When my wife, Tina, and I were commissioned as officers, our first appointment was to the beautiful community of Deadman’s Bay, N.L., where Salvationists eagerly shared their faith and Christian love with everyone they met. The community of 250 people relied heavily on the fishing industry for commerce, with the majority of the men fishing for a living and the balance working at the fish plant in nearby Wesleyville, N.L.
Even in my earliest days of ministry, I believed that to have an impact on the kingdom of heaven and people’s lives, I had to die to self and make God’s priority—the lost—my priority. With that in mind, I took it upon myself to know everyone who lived Deadman’s Bay, and to know them well. The only problem was that they didn’t all come to church. We had a congregation of about 55 vibrant Salvationists who loved the Lord, but there were still many in the community who were outside the grace of God.
I realized that if I was to influence the lives of people, in particular the men of the community, I had to go where they were. I needed to engage them on their turf and in their surroundings if I was ever to share the love of Christ. So I joined the volunteer fire brigade and trained and fellowshipped there, building relationships and earning trust. It was on the back of a fire truck during training one night that one of the other firefighters asked about God and religion. I think it was my best sermon!
I also volunteered to work on each fishing boat so that I could get to know the people God had called me to serve. The only problem was that I do not have sea legs. In fact, I don’t have anything sea-related in my body, especially my stomach. So, there I was at 4 a.m. boarding a boat, getting ready to fish for crab, lobster, cod or whatever, depending on the season, praying for calm seas and the strength not to embarrass myself by throwing up.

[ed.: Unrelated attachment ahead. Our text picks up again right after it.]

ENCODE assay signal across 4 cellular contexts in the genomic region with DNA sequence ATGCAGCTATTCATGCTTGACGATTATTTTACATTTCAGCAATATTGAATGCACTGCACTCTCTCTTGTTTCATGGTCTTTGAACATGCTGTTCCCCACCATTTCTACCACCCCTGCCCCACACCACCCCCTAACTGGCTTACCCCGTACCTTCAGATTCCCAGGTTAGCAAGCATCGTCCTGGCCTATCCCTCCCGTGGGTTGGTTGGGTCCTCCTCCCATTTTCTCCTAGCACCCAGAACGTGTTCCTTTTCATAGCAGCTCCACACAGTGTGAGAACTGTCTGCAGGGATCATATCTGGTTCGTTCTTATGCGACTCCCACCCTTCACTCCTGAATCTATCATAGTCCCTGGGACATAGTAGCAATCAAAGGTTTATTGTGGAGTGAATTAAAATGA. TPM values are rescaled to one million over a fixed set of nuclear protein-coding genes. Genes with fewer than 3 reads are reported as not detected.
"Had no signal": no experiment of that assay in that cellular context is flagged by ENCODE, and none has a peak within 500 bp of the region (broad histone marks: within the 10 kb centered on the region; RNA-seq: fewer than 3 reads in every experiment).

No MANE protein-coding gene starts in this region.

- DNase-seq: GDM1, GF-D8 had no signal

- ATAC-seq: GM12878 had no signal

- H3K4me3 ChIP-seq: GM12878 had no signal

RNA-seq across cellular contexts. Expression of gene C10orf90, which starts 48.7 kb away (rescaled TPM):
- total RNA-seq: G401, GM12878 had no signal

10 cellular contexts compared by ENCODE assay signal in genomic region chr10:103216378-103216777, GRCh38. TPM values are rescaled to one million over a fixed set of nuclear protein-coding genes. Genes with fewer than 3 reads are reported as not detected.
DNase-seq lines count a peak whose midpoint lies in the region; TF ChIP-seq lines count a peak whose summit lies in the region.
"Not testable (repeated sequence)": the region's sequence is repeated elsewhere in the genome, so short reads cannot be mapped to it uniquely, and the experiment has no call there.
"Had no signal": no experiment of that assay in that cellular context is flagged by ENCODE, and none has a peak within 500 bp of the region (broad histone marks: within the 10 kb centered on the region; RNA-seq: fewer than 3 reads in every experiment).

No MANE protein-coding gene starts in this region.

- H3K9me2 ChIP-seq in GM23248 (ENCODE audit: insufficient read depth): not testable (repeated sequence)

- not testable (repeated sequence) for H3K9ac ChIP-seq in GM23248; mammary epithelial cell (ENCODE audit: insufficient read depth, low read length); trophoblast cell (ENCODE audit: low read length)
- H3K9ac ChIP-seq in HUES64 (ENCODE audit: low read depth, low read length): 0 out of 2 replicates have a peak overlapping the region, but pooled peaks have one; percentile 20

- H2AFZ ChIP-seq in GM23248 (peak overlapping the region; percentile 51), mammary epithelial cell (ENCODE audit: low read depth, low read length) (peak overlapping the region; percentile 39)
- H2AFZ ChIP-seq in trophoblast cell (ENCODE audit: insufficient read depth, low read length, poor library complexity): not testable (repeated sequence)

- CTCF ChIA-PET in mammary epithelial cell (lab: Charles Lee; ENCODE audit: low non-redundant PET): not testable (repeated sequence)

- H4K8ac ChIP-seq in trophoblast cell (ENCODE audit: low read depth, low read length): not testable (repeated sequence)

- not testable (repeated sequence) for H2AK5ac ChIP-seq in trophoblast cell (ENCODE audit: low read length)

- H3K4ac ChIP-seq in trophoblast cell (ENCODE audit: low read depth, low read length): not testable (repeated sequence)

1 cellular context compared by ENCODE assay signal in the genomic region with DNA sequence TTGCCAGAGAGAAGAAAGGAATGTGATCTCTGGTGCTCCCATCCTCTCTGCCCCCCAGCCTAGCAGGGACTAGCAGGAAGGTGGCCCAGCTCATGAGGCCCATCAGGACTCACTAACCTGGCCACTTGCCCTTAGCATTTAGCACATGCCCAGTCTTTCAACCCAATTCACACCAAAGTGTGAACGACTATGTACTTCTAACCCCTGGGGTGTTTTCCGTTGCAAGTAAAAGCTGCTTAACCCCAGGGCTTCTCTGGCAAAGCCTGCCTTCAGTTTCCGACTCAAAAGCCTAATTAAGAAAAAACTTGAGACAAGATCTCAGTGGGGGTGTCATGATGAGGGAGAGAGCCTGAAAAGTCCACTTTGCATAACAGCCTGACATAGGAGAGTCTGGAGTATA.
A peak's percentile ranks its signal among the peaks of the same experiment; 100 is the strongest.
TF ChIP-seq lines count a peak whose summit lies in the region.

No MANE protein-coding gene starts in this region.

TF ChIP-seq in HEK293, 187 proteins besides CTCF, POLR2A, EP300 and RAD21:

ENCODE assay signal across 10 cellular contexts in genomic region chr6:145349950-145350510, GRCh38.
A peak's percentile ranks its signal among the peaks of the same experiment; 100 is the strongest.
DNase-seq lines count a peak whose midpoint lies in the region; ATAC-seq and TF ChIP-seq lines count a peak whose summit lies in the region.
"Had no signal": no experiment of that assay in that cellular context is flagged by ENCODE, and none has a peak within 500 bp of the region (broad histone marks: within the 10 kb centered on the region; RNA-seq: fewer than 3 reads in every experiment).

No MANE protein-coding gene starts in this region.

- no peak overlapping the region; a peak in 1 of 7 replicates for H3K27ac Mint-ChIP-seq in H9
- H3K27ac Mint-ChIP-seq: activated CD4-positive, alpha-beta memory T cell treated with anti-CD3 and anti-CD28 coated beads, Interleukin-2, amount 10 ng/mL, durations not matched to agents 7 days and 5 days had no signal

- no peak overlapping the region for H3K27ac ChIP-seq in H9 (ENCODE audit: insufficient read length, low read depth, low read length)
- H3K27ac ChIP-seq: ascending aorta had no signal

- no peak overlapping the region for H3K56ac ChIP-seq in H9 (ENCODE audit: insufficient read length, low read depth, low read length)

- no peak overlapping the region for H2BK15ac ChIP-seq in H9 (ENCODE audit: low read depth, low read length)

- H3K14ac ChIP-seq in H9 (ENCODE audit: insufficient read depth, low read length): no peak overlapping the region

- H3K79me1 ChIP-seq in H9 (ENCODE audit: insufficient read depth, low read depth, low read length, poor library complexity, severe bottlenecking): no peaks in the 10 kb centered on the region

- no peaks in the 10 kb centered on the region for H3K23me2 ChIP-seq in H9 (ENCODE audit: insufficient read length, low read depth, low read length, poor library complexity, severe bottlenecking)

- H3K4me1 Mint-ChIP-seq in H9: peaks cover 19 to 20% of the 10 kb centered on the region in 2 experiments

As it happened, neither prayer was answered. Don Stokes, one of the fishermen, said it seemed that every time I was on the water, it was rough. And every time I got sick. The guys thought this was hilarious, and more than once a “barf bucket” was left hanging on the door of our house. I actually think there were times when they “encouraged” me to be sick, like when Melvin and Curtis Goodyear had me cleaning fish, with my head down, while we still fished. The boat rocked, I got sick and they laughed. If I wasn’t a help to them, I was definitely entertainment.
It was at the end of lobster season when it was time to pull the traps out of the water and stack them away for the next year that God gave me a great blessing. All hands were on the wharf, and there was a lot of laugher at my expense. One of the fishermen simply asked, “Captain, why do you bother coming in the boats with us knowing you are going to get sick?”
“Because your soul matters,” was my response. Nothing more was said.
I spent a lot time doing things that I had little knowledge about, such as baiting traps and mending nets, and rolling up fire hoses and testing equipment, so that I could spend a lot of time with people God was crazy about. One or two of those men came to faith, some came to church, but I pray they all got a glimpse of the love and grace that God freely offers.
I’ve learned a lot of good lessons over the years as I have ministered as a Salvation Army officer. The biggest, by far, is realizing that my main responsibility is to scatter seeds of faith by sharing the good news of Jesus, and then to pray that the message finds good soil and takes root.
Major Chris Rideout is area commander for corps in the central region of the Ontario Central-East Division.